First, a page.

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Trade Fears Weigh on Stocks

Ongoing trade skirmishes have weighed on the stock market in recent sessions—particularly technology stocks—as investors worry about the possibility of a global trade war.

“Trade wars are bad for the economy because they reduce global growth, increase inflation, and harm confidence,” says Mark Riepe, senior vice president of the Schwab Center for Financial Research (SCFR). “They’re also bad for the stock market, although the magnitude of the impact to specific sectors depends on the nature of the measures and counter measures.”

So far, the United States and its trading partners are somewhere in between, Mark says. While the U.S. has imposed tariffs on goods from various countries and those countries have responded, a full-blown trade war—typically including substantial tariffs, quota barriers on a broad set of goods and services, or onerous restrictions on companies from other countries—has not yet materialized, and likely won’t, he says.

“The most likely outcome is that the parties, individually or collectively, back down or get together and agree to new arrangements that either keep in place the relatively small actions that have been implemented so far, or retract them,” Mark says.

Stock market jitters

However, the prospect of a trade war has stock investors nervous. On Monday, the S&P 500® Index fell 1.4% after the Trump administration threatened restrictions on Chinese investment in U.S. technology companies, along with tariffs. The Nasdaq Composite Index dropped 2.1%, dragged down by its heavier weighting to technology stocks, which stand to lose relatively more from a trade war; 58% of the information technology sector’s revenues come from overseas.

“As we highlighted in our 2018 outlook, the risk of a trade war remains one of the most significant risks for U.S. and global stock markets,” says Liz Ann Sonders, Schwab’s chief investment strategist. “Since the trade skirmish erupted on March 1, U.S. stocks have been outperforming developed international and emerging market stocks, but bouts of volatility are likely to persist.”

In international markets, concerns over trade seem to be affecting global industrial stocks and sentiment despite still-solid domestic growth, says Schwab Chief Global Investment Strategist Jeffrey Kleintop. For example, the preliminary June purchasing manager indexes from Europe and Japan have reflected a lingering slowdown in export-oriented manufacturing, while the services indexes, which are more domestically oriented, have improved.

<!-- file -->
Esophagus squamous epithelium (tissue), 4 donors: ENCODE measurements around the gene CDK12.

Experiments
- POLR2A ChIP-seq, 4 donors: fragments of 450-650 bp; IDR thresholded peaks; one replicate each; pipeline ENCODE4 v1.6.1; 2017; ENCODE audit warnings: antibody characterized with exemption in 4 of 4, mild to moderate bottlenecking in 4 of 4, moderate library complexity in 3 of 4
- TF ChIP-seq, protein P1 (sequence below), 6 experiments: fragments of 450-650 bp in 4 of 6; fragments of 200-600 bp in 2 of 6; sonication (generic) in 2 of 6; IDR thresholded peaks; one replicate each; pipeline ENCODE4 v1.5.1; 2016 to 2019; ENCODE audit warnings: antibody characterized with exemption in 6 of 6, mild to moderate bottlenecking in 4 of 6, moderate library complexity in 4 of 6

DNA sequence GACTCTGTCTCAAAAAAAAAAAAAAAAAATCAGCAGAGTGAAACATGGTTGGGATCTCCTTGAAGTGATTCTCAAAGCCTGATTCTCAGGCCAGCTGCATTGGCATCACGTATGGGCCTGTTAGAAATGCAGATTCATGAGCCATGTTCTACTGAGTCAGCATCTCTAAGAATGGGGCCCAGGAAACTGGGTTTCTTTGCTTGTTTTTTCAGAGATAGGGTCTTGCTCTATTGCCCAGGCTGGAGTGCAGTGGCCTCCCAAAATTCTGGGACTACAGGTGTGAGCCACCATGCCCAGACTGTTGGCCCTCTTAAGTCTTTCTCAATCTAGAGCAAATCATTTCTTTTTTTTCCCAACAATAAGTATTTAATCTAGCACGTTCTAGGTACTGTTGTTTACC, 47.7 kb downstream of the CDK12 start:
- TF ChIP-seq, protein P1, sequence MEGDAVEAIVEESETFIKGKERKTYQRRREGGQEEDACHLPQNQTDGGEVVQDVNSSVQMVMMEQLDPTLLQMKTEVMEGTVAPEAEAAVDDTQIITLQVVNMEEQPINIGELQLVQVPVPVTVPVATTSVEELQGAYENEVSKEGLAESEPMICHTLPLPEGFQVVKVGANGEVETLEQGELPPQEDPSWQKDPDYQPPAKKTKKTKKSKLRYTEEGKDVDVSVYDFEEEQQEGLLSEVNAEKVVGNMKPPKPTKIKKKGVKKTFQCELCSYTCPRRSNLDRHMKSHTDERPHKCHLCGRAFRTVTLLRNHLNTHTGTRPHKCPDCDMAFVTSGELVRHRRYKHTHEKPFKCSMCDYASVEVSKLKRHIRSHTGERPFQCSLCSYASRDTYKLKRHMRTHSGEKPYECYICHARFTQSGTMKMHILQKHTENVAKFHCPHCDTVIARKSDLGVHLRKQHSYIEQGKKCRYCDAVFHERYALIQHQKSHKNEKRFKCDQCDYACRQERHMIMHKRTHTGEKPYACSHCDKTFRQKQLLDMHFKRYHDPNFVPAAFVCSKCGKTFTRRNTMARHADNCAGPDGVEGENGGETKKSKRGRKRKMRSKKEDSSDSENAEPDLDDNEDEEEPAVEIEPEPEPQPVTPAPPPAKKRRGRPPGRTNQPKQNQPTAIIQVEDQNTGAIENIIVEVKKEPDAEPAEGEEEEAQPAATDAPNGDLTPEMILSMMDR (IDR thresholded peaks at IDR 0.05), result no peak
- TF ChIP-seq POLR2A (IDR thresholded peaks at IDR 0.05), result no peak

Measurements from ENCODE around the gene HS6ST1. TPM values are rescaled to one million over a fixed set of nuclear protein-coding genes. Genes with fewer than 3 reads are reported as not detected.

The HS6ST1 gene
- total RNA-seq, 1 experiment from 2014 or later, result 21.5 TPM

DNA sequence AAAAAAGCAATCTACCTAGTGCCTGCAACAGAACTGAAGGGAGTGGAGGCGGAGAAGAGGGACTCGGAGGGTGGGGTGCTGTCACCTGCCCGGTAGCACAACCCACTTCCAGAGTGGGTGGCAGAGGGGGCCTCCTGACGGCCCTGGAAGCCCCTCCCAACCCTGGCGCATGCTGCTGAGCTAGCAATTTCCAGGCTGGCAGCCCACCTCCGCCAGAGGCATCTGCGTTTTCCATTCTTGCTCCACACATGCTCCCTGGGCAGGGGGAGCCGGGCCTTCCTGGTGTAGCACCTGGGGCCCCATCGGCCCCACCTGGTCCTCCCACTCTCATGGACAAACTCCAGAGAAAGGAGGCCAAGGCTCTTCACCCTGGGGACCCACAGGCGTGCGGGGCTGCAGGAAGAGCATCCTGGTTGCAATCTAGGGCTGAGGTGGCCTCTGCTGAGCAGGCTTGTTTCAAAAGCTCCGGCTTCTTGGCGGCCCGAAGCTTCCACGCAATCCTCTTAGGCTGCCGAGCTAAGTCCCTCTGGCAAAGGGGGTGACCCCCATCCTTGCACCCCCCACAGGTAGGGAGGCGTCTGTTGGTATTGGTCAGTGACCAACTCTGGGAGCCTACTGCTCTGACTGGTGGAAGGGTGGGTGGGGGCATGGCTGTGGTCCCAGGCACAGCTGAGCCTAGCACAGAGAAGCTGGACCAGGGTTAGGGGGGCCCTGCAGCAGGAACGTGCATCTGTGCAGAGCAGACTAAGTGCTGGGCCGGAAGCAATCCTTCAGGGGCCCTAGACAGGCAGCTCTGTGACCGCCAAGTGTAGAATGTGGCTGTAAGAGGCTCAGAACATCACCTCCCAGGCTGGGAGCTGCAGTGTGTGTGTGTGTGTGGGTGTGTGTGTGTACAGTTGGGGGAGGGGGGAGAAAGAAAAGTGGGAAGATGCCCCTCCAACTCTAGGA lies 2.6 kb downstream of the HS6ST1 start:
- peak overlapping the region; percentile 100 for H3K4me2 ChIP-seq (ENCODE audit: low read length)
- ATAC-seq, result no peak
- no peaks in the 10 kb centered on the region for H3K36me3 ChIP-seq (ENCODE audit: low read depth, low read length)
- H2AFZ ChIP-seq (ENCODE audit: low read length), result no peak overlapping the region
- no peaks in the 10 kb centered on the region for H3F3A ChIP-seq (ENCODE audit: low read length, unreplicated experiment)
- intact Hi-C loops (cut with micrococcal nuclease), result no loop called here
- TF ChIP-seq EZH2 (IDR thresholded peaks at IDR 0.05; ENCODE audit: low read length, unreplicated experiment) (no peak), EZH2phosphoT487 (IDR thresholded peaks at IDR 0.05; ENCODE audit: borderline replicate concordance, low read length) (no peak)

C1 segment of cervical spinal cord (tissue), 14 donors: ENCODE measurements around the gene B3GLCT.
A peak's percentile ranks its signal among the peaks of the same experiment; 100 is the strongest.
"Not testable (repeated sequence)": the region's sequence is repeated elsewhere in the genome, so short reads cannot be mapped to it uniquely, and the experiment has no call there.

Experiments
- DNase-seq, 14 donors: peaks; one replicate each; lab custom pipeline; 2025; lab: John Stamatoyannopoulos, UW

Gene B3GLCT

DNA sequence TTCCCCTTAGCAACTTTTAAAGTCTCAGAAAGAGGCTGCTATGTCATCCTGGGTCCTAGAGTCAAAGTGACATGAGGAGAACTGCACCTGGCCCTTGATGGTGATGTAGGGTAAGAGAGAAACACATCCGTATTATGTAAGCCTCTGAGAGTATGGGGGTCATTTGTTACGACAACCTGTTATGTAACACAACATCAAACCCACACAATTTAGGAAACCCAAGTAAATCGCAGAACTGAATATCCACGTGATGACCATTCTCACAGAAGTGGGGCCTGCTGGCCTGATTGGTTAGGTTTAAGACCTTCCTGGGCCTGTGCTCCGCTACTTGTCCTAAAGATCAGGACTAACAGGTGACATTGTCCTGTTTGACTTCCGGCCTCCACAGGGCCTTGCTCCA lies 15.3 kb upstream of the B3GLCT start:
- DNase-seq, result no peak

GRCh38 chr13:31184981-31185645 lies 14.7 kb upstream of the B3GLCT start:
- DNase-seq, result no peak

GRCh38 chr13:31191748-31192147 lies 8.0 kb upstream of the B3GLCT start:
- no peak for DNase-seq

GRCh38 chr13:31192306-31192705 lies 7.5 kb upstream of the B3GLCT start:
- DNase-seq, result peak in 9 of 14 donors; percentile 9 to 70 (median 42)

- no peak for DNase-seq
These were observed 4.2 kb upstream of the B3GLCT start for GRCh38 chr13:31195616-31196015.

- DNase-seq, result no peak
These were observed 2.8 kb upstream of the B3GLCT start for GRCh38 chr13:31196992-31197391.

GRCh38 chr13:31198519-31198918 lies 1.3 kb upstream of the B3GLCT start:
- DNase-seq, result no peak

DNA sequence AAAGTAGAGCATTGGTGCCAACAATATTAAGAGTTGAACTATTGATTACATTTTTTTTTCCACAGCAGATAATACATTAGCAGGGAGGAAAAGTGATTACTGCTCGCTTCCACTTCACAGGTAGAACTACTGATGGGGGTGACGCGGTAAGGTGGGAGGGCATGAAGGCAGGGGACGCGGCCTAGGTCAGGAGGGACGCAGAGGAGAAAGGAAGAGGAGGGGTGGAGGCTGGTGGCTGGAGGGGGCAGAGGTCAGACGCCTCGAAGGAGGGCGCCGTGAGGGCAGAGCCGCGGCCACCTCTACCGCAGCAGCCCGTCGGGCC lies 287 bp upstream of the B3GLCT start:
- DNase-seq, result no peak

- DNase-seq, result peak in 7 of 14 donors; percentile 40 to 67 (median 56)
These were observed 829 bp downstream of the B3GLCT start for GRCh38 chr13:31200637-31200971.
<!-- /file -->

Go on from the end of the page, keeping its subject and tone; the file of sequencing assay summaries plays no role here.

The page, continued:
Another factor adding to volatility may be the start of the buyback blackout period for many companies, Jeffrey says. In general, companies halt their buybacks beginning five weeks before they report earnings until 48 hours after they report.

“With the peak in the second-quarter earnings reporting season about five weeks away, we may be losing the buying support from corporations,” Jeffrey says. “A potential offset to the blackout of corporate buying is that individual investors have been net buyers of exchange-traded funds and mutual funds that invest in U.S. and international stocks in five of the past six weeks, despite the trade worries.”

If the U.S. announces investment restrictions later this week, there are factors that may soften the blow, Jeffrey says. Chinese mergers and acquisitions of U.S. companies peaked in 2016 and has since fallen sharply, so investment restrictions won’t be a sudden shock, he says. Also, a potential deal to let Chinese telecom company ZTE buy U.S. tech equipment may ease tensions somewhat over a potential ban on such sales.

Volatility could hold bond yields down

Long-term bond yields have declined as investors moved to safe-haven investments such as Treasury bonds, driving up prices (which move inversely to yields).

“Although there are many factors that could lead to higher U.S. yields, such as rising inflation due to tariffs and an increasing supply of Treasury bonds, yields may remain depressed in the near term if volatility remains elevated,” says SCFR Chief Fixed Income Strategist Kathy Jones.

The Federal Reserve is likely to continue with a gradual pace of interest rate increases, although uncertainty about the potential impact of trade disputes on economic growth, if prolonged, could slow down the pace of hikes. At this point, the Fed is still generally expected to raise short-term rates again at its September policymaking meeting, Kathy says.